When adding the chronic condition status as an independent variable in the logistic regression model, the finding shows that higher prevalent HIT use is more likely to be reported by adults with one chronic condition (odds ratio, OR 1.55, 99.5% CI 1.44-1.68, P<.001) or with MCCs (OR 1.81, 99.5% CI 1.64-2.01, P<.001) than those with none of the 10 chronic condition.presents results of the logistic regression analyses examining factors associated with HIT use by persons with none of the chronic conditions, one chronic condition, and MCCs. Overall, the significant predictors of HIT use were similar across all the three chronic condition groups. Specifically, after adjusting for all of the sociodemographic and health factors, those who were relatively younger, female, non-Hispanic white, with comparatively higher education level, and higher income level were significantly more likely to be HIT users. The OR differences varied in ±1 range for most of the predictors between those with chronic conditions and MCCs.
|Independent variable||With one chronic condition, adjusted ORb (99.5% CI) |
|With MCCsa, |
adjusted OR (99.5% CI)
|With no chronic conditions, |
adjusted OR (99.5% CI)
|Age (in years)|
|18 to 29||1.00||1.00||1.00|
|30 to 39||0.95 (0.61-1.49)||0.61 (0.27-1.34)||0.77 (0.62-0.95)|
|40 to 49||0.66 (0.42-1.04)||0.46 (0.22-0.98)||0.68 (0.55-0.85)|
|50 to 64||0.51 (0.33-0.80)||0.40 (0.19-0.85)||0.54 (0.42-0.69)|
|65 to 74||0.37 (0.21-0.65)||0.25 (0.12-0.55)||0.44 (0.26-0.76) |
|75+||0.12 (0.03-0.45)||0.11 (0.04-0.32)||0.19 (0.04-0.91) |
|Female||1.92 (1.49-2.46)||2.21 (1.63-3.00)||2.25 (1.62-2.63)|
|Non-Hispanic white||1.93 (1.36-2.73)||1.95 (1.24-3.06)||1.58 (1.28-1.96)|
|Non-Hispanic black||1.18 (0.76-1.83)||1.09 (0.62-1.91)||0.90 (0.68-1.20)|
|Non-Hispanic Asian||0.93 (0.52-1.66)||1.04 (0.47-2.30)||1.20 (0.84-1.71)|
|Non-Hispanic all other||1.39 (0.37-5.18)||2.00 (0.57-6.98)||1.01 (0.44-2.33)|
|Less than high school||1.00||1.00||1.00|
|High school graduate and some college||3.02 (1.71-5.35)||4.28 (2.38-7.68)||2.79 (2.07-3.787) |
|Bachelor’s degree||6.88 (3.73-12.72)||12.66 (6.56-24.44)||5.89 (4.21-8.25)|
|Master’s degree or higher||9.89 (5.00-19.57) ||13.18 (6.55-26.51)||7.57 (5.11-11.20) |
|Employed||0.88 (0.47-1.64)||1.00 (0.56-1.78)||1.02 (0.65-1.61)|
|Income (in US$)|
|Up to 14,999||1.00||1.00||1.00|
|15,000 to 34,999||1.05 (0.73-1.50)||0.88 (0.59-1.31)||1.05 (0.85-1.29)|
|35,000 to 54,999||1.30 (0.90-1.87)||1.08 (0.71-1.64)||1.28 (1.01-1.61)|
|55,000 to 74,999||1.46 (0.89-2.40)||2.02 (1.24-3.31)||1.35 (1.01-1.82)|
|75,000 and higher||2.13 (1.34-3.37)||1.86 (1.09-3.18)||1.89 (1.39-2.56)|
|Not in relationship||1.00||1.00||1.00|
|In relationship||1.21 (0.94-1.55)||1.28 (0.95-1.73)||1.07 (0.91-1.25)|
|Body mass index|
|Up to 18.49||0.90 (0.29-2.79)||0.34 (0.07-1.74)||0.87 (0.45-1.70)|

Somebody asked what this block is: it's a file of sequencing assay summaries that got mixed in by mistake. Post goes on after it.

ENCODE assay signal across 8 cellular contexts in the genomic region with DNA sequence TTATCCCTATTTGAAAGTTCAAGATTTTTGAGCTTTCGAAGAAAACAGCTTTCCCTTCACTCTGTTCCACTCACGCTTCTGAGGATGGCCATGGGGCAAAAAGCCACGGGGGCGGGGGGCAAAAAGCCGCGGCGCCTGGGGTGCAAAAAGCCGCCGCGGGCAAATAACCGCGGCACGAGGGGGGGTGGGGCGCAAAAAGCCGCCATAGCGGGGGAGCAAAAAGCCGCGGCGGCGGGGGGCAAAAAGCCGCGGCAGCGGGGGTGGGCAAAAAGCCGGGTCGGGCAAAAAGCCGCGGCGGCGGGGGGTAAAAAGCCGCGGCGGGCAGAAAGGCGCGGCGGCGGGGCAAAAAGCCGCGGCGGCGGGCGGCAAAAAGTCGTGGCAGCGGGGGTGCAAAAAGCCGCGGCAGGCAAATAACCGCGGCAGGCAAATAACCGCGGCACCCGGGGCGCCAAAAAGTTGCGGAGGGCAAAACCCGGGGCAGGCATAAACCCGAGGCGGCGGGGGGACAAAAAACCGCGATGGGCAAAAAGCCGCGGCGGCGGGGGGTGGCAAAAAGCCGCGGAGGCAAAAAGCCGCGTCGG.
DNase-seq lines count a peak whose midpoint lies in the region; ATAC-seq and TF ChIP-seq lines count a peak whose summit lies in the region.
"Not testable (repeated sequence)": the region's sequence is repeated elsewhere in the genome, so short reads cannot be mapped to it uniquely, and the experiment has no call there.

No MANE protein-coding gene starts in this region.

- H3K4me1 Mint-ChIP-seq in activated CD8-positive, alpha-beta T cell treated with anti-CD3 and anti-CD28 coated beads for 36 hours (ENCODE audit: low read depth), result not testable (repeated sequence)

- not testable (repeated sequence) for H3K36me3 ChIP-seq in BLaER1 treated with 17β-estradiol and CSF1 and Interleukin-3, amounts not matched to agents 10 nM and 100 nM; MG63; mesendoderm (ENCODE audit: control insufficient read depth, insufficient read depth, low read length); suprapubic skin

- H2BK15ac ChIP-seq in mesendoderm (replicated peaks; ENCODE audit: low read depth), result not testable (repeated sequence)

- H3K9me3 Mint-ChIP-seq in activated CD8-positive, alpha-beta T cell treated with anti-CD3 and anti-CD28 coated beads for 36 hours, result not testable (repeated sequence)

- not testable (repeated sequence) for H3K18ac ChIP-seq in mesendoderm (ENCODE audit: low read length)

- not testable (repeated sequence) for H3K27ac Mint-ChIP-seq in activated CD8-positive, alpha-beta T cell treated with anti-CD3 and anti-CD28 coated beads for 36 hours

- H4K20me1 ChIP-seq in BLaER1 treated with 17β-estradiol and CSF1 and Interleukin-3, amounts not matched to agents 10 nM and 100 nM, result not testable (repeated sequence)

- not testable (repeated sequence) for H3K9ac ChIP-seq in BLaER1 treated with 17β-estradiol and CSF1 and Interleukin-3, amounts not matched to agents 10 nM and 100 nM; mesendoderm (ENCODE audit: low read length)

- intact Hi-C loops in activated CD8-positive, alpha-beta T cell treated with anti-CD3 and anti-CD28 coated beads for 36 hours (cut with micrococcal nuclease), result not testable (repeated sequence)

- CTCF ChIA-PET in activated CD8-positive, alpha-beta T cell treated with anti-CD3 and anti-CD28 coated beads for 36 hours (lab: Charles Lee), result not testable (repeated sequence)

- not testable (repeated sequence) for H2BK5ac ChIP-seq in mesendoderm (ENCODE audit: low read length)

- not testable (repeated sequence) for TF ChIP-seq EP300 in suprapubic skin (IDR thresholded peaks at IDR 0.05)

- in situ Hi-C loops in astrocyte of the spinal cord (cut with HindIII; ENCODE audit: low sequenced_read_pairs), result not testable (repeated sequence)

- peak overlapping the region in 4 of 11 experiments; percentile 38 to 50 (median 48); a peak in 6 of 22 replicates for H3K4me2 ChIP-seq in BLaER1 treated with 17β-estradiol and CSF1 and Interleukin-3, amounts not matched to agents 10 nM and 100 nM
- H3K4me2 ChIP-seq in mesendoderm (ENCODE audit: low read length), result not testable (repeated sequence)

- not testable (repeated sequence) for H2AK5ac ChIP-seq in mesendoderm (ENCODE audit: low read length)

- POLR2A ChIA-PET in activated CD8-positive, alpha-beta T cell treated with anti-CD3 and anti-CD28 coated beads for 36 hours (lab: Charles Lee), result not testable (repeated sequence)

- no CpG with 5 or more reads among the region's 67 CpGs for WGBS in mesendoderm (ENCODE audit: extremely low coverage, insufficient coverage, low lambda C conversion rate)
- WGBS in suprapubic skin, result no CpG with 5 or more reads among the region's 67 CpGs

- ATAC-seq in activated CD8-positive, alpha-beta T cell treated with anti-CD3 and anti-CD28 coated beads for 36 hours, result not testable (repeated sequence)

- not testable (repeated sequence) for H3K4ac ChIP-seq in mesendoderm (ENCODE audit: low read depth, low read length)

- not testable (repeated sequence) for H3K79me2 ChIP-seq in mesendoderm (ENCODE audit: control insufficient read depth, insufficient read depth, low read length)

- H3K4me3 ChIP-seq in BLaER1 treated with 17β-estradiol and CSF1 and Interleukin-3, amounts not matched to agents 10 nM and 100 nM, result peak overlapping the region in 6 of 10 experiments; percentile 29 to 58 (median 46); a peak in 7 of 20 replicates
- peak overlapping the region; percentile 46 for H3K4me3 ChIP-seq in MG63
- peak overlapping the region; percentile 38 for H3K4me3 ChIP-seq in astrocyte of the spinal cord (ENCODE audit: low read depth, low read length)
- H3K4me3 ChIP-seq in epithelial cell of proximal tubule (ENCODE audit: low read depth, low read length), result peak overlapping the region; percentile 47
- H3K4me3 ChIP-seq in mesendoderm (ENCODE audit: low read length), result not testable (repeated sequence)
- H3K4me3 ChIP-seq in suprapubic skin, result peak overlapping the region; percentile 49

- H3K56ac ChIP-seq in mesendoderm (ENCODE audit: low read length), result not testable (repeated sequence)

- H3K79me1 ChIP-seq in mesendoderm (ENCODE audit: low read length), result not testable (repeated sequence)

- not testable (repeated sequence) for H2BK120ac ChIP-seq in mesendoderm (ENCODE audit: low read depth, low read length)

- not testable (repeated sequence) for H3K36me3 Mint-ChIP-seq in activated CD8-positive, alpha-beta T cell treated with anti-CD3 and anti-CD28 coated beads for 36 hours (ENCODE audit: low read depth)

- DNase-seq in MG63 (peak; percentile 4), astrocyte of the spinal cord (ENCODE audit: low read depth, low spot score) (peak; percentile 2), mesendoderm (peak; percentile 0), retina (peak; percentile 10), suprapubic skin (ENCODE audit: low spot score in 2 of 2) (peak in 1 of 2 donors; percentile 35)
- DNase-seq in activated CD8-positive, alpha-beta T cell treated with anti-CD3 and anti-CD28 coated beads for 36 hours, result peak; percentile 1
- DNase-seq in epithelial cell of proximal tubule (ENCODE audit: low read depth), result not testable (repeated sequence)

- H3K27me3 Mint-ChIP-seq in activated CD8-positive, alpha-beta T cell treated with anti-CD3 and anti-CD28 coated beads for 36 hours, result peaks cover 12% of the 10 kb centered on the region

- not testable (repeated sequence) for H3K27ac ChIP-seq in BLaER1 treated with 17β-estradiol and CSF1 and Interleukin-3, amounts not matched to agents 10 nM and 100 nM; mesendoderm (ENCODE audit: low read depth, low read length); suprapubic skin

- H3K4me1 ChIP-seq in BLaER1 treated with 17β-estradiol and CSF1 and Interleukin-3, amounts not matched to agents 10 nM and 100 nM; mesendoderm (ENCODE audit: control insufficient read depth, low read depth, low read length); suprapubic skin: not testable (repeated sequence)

|18.5 to 24.9||1.00||1.00||1.00|
|25-29.9||1.10 (0.80-1.52)||1.12 (0.73-1.73)||0.87 (0.73-1.03)|
|30 and more||1.01 (0.76-1.35)||0.94 (0.62-1.41)||0.90 (0.74-1.11)|
|Very good to excellent||1.00||1.00||1.00|
|Good||0.95 (0.72-1.25)||0.99 (0.72-1.36)||1.06 (0.86-1.31)|
|Poor to fair||1.11 (0.73-1.70)||0.93 (0.61-1.4)||1.31 (0.87-1.98)|
aMCCs: multiple chronic conditions.
bOR: odds ratio.
Our findings show that HIT use is relatively common among people with chronic conditions, ranging from about 40% of those with MCCs, to 49% of those with one chronic condition. The number of HIT users is expected be even higher nowadays with the increasing adoption of electronic health record (EHR) systems since the passage of the Health Information Technology for Economic and Clinical Health (HITECH) provisions of the American Recovery and Reinvestment Act (ARRA) of 2009 [- ]. Of the five types of HIT use that were assessed, seeking Web-based health information was the most frequently reported use among all adults. This finding resonates with other reports that show health consumers are increasingly relying on the Internet for health information [ , ]. Among adults with one or more chronic condition, ordering Web-based prescriptions is the second most prevalent type of HIT use, with nearly 1 in 10 adults using the Internet to order prescriptions via a patient portal or pharmacy website. Recent research suggests that Web-based patient portal use may arguably be associated with better medication adherence, improved health care quality, and favorable patient outcomes [ , ]. Given that medication adherence is critical for chronic disease management, interventions including Internet-based approach that promote medication adherence are worth exploring [ ]. Use of HIT to make appointments, email health care providers, and participate in chat groups for health topics was less prevalent. Although there has been little research to explain why the use of HIT for those other purposes is much lower, usability, availability, and accessibility of HIT functions, as well as health literacy could be some reasons [ , ]. Additionally, some adults with chronic conditions may face different difficulties accessing health care services, resulting in lower use of different kinds of HIT [ ]. How the nature of a disease, severity and prevalence of the chronic conditions, and health care access affect HIT use warrants further examination.